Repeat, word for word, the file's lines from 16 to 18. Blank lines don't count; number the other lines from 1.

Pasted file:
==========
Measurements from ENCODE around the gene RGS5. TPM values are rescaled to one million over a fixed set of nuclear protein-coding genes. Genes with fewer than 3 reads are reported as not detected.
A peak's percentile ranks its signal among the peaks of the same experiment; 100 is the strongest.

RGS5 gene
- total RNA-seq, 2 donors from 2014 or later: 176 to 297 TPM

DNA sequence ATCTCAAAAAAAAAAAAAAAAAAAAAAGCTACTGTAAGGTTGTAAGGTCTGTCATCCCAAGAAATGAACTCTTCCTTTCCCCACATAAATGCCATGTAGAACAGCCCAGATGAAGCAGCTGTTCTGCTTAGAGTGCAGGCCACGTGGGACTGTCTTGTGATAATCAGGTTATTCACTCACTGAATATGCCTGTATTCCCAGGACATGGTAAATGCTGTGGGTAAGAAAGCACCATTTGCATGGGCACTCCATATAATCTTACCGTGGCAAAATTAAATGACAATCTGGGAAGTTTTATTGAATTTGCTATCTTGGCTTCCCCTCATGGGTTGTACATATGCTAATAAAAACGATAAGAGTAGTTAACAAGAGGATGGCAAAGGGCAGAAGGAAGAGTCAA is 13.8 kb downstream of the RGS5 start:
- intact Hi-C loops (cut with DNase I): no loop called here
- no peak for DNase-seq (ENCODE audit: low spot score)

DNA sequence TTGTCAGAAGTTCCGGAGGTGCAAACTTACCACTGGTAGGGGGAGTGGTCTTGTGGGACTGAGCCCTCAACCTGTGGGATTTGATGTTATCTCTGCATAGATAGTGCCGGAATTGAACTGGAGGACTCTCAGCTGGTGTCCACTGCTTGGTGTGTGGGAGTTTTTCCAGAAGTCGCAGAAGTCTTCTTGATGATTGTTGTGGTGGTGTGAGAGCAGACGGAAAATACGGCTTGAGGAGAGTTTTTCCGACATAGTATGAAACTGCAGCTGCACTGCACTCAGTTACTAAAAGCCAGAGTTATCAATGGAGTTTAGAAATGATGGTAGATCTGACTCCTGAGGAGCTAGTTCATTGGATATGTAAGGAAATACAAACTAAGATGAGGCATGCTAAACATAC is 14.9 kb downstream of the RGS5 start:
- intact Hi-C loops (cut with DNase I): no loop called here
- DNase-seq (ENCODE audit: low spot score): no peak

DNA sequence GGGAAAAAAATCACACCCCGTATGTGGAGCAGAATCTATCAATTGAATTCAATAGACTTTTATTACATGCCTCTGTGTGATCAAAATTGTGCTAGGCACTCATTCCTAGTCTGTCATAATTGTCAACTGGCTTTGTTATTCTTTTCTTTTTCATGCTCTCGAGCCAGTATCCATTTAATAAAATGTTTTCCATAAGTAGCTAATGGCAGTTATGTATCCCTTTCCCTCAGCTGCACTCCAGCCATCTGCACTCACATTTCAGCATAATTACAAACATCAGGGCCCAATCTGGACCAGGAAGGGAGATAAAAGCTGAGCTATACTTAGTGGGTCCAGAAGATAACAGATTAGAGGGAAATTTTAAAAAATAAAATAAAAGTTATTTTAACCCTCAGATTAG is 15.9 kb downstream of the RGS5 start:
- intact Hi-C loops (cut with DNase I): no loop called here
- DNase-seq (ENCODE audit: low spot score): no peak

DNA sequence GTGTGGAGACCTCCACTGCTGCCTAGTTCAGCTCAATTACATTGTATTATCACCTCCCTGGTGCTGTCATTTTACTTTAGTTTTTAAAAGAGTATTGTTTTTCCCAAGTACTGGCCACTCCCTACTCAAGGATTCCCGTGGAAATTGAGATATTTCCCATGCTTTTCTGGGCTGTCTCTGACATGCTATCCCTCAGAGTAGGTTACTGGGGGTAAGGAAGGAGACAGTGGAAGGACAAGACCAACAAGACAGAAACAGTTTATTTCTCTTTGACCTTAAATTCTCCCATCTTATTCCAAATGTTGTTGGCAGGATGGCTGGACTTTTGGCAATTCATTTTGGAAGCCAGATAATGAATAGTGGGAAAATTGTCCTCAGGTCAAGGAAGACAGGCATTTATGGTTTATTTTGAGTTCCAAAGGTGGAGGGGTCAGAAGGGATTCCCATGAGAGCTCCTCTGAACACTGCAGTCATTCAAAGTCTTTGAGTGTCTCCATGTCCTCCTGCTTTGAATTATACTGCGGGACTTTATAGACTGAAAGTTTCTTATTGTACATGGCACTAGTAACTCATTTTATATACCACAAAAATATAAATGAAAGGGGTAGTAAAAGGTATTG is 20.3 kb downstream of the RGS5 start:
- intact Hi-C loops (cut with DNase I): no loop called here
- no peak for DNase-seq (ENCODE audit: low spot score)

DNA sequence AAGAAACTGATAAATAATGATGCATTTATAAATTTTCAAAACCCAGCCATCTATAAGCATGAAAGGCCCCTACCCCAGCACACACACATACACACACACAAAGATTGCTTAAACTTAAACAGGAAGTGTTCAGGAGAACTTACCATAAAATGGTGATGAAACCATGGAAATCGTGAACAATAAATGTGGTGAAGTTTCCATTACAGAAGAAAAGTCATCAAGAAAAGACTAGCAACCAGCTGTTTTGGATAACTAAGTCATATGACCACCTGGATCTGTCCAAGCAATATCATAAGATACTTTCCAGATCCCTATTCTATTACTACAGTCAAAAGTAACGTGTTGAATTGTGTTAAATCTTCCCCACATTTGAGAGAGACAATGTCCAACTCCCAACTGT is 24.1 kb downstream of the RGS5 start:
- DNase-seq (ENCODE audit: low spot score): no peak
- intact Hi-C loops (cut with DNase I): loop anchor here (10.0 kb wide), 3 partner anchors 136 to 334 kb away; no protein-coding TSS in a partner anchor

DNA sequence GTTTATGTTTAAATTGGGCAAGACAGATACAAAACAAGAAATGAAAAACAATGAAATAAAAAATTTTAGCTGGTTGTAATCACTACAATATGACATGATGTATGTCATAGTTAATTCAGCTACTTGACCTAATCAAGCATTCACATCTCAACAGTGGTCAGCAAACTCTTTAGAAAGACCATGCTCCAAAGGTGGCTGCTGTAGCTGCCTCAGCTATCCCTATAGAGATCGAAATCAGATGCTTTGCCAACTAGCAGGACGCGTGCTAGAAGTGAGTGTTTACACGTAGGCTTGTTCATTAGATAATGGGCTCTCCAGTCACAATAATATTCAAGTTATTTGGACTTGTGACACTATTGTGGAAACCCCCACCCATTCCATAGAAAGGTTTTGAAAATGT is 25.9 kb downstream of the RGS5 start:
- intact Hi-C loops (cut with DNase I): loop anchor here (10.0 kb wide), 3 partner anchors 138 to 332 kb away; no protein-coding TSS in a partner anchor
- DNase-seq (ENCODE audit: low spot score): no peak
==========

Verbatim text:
- no peak for DNase-seq (ENCODE audit: low spot score)

DNA sequence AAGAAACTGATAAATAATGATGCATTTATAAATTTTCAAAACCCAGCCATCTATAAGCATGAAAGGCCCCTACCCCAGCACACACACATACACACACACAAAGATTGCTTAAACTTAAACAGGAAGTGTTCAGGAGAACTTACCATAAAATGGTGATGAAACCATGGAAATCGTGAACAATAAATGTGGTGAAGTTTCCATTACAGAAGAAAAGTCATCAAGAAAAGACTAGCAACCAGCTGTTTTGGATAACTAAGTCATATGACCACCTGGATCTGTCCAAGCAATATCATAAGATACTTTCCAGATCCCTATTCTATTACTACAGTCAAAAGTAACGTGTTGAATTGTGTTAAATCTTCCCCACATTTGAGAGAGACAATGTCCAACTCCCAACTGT is 24.1 kb downstream of the RGS5 start:
- DNase-seq (ENCODE audit: low spot score): no peak